And so it is….the Year of the Ox begins. I'm ready for the world to unfold for us all in this new year!!!
Time for a new jacket, celebrating the spring, to wrap myself in. Hand-stitching in white sashiko thread on blue gauze with a light layer of batting was the evening project that called me as time moved us forward. Staying with the white, I found new ways to accent with multiple threads and cover areas with single threads like small lights in the night sky.
I do love traditional Sashiko stitching patterns…but what you see here is my intuitive calling to trust the direction my needle would take and add stitches where they feel right. I find this way of working more personally revealing...letting me feel a deeper way without the intervention of conscious thought and decision making. After a session of stitching, I get to be surprised by what had come to the cloth. I used my I-Ching Pattern for two, new garments. The jacket, is finished with a soft lighter blue cotton lining, and the grey vest is reversible with an ochre color second side. Here are some highlights about designing and making these pieces.
DESIGNING to CLOTH-
Materials are first…only work with things you love. The cotton/ gauze blue fabric was perfect for the jacket …and linen in 2 colors was just what I wanted for the vest. With a thin layer of batting for both the jacket and vest, it was a joy to hold and stitch in the surfaces.
JACKET- Using my I-Ching Pattern, I cut the jacket fronts and backs with batting. Sewn across the shoulders next and started stitching! Seeing it on the dress form after each stitching session, I found myself ‘looking for’ what was next. Soon I started trading off working on the bodice pieces and the sleeves too. The space on the back called for something bold…I soon knew I wanted a dragon there…watching my back and looking over my shoulder as I move out into the world again. As a water Dragon, these images and sketches would be enough to get me started.
Want to create a wavy shape in stitches? Here is an easy way to create a beautiful shape with dimension: Draw a curve with 3-4 pens in your hand at one time! It is very fun to create text too. Translated to thread, the curved shape was accentuated by using different thicknesses of thread.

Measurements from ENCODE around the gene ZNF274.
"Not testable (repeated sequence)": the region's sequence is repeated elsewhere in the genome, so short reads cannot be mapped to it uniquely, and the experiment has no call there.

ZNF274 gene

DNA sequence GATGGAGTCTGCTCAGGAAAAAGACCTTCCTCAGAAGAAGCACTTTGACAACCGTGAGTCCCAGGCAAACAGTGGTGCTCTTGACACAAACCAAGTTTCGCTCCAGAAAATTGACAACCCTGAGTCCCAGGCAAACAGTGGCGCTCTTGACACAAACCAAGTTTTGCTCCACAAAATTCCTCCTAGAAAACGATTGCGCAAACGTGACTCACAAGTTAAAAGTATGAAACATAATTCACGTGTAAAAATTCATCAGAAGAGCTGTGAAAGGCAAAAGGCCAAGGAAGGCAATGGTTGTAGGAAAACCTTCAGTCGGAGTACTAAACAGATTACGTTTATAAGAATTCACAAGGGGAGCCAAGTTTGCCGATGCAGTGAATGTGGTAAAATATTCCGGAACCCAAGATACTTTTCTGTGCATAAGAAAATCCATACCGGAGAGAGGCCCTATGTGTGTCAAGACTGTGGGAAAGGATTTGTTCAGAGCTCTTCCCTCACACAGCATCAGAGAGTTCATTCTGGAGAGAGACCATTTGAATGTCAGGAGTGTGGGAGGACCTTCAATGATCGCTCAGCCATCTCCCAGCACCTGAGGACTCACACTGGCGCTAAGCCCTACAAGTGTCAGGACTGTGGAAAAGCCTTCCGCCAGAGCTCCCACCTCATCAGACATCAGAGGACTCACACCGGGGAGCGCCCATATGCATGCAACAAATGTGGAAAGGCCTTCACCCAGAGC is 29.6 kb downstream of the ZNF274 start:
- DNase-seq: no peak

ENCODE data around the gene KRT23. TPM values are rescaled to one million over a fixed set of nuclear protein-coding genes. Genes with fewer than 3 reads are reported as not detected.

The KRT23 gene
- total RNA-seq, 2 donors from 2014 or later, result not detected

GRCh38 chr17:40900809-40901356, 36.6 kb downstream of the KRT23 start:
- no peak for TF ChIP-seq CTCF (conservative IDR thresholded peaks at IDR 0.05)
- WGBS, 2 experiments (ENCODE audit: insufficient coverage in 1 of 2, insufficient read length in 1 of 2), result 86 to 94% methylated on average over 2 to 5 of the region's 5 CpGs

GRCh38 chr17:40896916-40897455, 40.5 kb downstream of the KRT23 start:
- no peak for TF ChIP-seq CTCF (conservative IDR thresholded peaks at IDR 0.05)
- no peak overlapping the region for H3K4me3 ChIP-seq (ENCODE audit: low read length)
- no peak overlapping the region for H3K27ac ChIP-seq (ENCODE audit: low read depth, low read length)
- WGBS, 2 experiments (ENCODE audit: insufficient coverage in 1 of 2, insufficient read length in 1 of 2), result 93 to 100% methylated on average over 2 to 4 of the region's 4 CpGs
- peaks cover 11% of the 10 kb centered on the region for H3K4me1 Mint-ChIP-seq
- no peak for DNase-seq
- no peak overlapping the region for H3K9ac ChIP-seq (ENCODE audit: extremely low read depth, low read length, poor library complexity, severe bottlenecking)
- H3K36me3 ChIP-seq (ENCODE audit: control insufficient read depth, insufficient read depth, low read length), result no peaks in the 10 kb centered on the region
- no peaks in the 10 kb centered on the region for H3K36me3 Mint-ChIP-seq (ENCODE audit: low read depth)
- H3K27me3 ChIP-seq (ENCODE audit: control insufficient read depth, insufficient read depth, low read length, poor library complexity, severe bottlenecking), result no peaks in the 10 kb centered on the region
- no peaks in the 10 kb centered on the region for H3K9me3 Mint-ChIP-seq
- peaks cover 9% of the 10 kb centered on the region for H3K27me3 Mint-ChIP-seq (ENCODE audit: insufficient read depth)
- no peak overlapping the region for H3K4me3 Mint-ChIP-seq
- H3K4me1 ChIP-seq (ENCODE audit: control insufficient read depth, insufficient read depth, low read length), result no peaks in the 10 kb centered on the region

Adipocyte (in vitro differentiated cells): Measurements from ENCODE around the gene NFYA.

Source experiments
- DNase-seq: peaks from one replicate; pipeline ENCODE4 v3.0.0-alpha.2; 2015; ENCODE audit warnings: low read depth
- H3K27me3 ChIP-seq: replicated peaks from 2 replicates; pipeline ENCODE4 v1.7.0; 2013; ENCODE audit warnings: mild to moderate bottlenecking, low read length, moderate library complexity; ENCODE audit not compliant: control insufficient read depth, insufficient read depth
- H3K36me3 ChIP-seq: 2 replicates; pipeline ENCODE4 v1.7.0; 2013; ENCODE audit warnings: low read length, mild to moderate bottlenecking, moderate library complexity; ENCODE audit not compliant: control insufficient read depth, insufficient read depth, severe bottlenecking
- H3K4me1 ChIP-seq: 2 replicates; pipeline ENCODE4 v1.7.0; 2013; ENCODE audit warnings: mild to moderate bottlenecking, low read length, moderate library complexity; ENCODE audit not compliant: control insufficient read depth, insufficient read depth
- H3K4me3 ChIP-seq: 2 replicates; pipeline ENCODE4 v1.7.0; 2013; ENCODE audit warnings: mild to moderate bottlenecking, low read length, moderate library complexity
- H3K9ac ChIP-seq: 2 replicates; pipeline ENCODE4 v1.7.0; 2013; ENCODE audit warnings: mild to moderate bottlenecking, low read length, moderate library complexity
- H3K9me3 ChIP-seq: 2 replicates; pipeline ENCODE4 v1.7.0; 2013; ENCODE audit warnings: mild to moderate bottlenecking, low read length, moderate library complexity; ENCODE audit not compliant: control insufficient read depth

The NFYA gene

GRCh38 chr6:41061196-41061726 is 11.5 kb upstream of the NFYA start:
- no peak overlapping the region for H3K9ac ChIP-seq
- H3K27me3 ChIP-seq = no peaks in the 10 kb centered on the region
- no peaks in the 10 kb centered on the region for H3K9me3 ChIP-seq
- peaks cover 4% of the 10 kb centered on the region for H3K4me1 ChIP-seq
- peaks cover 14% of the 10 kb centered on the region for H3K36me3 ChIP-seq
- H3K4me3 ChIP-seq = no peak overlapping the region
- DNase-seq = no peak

Once stitching is complete: Each piece was lightly steam ironed on a towel, then compared to the pattern pieces and trimmed as needed. With the sides open, the sleeves are easily sewn in place and the lining finished at the armhole edges with the garment flat. I added a smaller version of the collar before finishing the front and bottom edges all around with the lining.
TURNING & PRESSING-
After stitching the lining all around, trimming the batting and clipping the edges and corners is super important and will reduce bulk along the edges.
After adding the sleeves and finishing the armhole edges while the pieces are flat, The side seams are sewn up continuing out the sleeve seam. The lining can fold over and finish this seam. After the sleeves are sewn to the garment the seam allowances can be pressed and enclosed in the lining.
Simple stitched ties are perfect for this jacket.
The reversible I-Ching vest in grey and ochre linen is also lightly padded which gives more dimension to the stitching. The asymmetrical fronts add interest. I used the concept of Boro patches for my stitch design. Love the effect of stitching with different number of threads for design contrast on this garment.
The armhole edge was cut away (measuring out the shoulder seamline: 4 1/2" from the outside edge was removed for a deeper armhole as shown above. This garment was lined by sewing all around then turned (through the back, bottom edge before the hand-stitching was added through all the layers.
The side seams were overlapped last to make the final fit. I love the second color peeking along the edges from either side!
Staying with one pattern for multiple garments deepens our experience in unexpected ways....so this pattern is on my table for a spring shirt too! These new pieces feel so good in my wardrobe.
What will create more meaning and joy in your work? Diane